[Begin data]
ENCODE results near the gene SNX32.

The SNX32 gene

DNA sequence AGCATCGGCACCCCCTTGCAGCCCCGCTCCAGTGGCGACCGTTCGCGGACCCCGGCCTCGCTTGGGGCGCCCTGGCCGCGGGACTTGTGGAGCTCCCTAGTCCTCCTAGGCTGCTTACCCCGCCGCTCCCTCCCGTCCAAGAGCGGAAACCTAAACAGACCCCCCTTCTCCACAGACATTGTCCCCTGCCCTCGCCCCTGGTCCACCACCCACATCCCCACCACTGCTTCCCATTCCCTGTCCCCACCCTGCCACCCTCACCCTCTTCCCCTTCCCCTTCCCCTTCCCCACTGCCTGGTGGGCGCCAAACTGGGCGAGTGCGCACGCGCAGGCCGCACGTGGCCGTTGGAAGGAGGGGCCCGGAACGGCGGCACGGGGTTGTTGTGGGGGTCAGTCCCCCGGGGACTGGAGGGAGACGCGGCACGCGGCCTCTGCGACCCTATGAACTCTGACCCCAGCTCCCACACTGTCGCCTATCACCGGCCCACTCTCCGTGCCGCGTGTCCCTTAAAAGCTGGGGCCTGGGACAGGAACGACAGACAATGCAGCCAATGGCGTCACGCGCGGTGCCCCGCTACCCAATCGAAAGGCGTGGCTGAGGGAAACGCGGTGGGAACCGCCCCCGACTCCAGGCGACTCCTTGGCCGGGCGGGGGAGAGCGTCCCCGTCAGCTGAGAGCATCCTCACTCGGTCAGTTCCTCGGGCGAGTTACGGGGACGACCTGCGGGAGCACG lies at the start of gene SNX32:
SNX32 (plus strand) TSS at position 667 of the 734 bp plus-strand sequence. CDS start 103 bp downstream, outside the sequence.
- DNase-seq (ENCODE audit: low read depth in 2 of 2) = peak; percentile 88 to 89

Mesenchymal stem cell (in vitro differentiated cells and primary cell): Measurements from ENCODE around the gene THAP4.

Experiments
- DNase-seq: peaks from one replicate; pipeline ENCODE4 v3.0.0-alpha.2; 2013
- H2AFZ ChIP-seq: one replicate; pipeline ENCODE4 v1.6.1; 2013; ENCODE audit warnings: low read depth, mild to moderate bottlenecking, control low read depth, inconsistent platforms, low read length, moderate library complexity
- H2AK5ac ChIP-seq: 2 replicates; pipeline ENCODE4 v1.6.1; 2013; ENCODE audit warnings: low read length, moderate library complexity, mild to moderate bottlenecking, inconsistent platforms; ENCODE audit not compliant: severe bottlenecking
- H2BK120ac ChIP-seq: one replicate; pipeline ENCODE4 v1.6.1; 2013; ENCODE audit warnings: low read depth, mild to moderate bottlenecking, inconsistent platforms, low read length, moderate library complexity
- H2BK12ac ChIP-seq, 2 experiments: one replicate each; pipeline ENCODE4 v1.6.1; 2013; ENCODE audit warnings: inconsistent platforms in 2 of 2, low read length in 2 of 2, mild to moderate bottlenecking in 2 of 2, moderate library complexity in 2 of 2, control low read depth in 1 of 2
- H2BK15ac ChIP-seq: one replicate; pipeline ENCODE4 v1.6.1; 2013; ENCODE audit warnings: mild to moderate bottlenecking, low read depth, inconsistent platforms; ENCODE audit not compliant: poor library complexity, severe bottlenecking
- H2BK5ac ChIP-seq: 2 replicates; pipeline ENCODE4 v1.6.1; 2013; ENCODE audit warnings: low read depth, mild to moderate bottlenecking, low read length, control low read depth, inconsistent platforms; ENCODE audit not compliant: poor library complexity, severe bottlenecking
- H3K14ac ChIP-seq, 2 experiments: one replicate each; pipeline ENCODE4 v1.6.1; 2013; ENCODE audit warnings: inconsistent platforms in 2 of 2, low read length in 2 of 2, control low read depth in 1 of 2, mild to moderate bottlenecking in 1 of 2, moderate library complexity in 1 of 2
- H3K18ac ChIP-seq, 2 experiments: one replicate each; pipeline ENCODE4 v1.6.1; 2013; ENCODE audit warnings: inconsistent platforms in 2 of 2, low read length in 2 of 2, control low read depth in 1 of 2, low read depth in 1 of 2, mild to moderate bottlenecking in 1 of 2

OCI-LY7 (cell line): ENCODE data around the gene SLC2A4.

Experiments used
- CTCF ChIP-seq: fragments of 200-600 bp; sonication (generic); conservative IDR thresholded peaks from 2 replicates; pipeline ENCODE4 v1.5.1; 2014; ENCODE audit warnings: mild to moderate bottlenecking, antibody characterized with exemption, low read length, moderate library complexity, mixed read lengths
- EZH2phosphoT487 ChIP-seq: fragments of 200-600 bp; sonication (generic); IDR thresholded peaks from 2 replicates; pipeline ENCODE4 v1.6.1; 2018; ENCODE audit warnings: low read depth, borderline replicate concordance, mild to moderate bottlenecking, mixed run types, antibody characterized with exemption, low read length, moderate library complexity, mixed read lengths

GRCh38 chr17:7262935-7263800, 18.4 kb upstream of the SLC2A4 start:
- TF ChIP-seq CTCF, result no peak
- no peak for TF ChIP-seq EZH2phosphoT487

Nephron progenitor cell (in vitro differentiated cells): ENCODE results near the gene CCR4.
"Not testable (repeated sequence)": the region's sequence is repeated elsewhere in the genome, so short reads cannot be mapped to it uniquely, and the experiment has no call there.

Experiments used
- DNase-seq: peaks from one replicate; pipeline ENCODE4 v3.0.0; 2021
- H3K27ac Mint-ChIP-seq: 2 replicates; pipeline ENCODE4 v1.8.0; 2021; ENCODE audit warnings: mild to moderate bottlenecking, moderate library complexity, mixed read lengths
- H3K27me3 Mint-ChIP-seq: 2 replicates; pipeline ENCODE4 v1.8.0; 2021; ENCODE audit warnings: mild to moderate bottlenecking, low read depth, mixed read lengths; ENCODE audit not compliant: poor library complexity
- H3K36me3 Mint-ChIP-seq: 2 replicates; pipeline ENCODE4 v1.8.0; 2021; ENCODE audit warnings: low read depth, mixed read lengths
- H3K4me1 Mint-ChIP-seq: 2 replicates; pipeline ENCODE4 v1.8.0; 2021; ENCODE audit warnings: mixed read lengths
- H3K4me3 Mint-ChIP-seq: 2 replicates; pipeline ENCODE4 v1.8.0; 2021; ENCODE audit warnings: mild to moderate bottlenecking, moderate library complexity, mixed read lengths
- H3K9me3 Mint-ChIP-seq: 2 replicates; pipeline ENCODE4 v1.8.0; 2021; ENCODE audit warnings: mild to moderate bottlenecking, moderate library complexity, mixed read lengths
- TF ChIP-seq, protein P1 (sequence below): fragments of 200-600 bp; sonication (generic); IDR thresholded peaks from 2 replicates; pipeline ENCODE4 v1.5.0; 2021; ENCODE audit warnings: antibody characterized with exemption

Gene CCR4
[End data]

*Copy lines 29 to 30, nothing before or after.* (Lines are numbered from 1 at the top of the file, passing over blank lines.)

- H3K27me3 Mint-ChIP-seq: 2 replicates; pipeline ENCODE4 v1.8.0; 2021; ENCODE audit warnings: mild to moderate bottlenecking, low read depth, mixed read lengths; ENCODE audit not compliant: poor library complexity
- H3K36me3 Mint-ChIP-seq: 2 replicates; pipeline ENCODE4 v1.8.0; 2021; ENCODE audit warnings: low read depth, mixed read lengths